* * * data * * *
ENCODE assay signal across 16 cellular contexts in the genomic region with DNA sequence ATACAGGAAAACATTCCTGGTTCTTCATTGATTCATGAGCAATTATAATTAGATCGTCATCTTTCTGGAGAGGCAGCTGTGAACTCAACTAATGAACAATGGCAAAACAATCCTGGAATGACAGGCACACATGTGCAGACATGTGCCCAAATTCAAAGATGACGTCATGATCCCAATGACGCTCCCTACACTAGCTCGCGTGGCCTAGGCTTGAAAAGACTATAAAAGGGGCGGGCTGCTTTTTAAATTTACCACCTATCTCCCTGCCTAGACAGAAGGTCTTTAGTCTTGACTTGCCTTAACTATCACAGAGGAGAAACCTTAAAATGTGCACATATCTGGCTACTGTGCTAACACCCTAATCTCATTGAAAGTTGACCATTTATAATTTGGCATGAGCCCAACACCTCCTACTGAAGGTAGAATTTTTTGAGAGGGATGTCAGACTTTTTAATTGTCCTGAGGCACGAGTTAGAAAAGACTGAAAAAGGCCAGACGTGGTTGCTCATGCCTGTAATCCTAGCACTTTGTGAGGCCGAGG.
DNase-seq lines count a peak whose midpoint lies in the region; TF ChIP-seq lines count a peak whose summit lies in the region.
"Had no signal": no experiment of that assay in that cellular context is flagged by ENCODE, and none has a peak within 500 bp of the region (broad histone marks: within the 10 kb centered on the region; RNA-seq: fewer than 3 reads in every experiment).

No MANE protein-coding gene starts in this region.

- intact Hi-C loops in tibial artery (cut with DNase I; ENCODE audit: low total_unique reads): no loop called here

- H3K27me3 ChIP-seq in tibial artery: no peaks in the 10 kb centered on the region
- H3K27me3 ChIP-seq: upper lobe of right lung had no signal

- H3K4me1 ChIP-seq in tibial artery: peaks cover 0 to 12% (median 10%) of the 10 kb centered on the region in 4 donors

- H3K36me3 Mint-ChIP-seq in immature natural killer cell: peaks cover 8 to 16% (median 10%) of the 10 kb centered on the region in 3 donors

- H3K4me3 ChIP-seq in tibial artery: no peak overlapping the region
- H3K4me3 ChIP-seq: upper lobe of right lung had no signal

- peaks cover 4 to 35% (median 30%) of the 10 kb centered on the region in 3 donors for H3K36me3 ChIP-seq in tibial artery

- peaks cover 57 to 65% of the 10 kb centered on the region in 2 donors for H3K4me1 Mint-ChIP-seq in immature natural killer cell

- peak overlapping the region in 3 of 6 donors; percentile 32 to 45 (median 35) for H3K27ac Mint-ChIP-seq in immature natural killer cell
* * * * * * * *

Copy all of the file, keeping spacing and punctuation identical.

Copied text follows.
ENCODE assay signal across 16 cellular contexts in the genomic region with DNA sequence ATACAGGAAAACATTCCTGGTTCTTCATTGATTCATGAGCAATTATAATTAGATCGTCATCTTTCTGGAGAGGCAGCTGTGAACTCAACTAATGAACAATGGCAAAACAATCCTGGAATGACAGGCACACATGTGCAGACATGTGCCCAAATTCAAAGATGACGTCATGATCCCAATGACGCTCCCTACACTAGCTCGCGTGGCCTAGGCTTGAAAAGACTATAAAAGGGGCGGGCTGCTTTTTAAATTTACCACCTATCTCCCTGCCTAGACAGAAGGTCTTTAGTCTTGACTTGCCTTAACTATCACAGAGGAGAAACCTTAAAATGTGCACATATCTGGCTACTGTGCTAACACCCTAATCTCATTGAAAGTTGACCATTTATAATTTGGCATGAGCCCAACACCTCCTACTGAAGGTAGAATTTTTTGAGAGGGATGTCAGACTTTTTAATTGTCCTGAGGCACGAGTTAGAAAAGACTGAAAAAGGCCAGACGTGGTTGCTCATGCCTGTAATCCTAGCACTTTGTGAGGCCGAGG.
DNase-seq lines count a peak whose midpoint lies in the region; TF ChIP-seq lines count a peak whose summit lies in the region.
"Had no signal": no experiment of that assay in that cellular context is flagged by ENCODE, and none has a peak within 500 bp of the region (broad histone marks: within the 10 kb centered on the region; RNA-seq: fewer than 3 reads in every experiment).

No MANE protein-coding gene starts in this region.

- intact Hi-C loops in tibial artery (cut with DNase I; ENCODE audit: low total_unique reads): no loop called here

- H3K27me3 ChIP-seq in tibial artery: no peaks in the 10 kb centered on the region
- H3K27me3 ChIP-seq: upper lobe of right lung had no signal

- H3K4me1 ChIP-seq in tibial artery: peaks cover 0 to 12% (median 10%) of the 10 kb centered on the region in 4 donors

- H3K36me3 Mint-ChIP-seq in immature natural killer cell: peaks cover 8 to 16% (median 10%) of the 10 kb centered on the region in 3 donors

- H3K4me3 ChIP-seq in tibial artery: no peak overlapping the region
- H3K4me3 ChIP-seq: upper lobe of right lung had no signal

- peaks cover 4 to 35% (median 30%) of the 10 kb centered on the region in 3 donors for H3K36me3 ChIP-seq in tibial artery

- peaks cover 57 to 65% of the 10 kb centered on the region in 2 donors for H3K4me1 Mint-ChIP-seq in immature natural killer cell

- peak overlapping the region in 3 of 6 donors; percentile 32 to 45 (median 35) for H3K27ac Mint-ChIP-seq in immature natural killer cell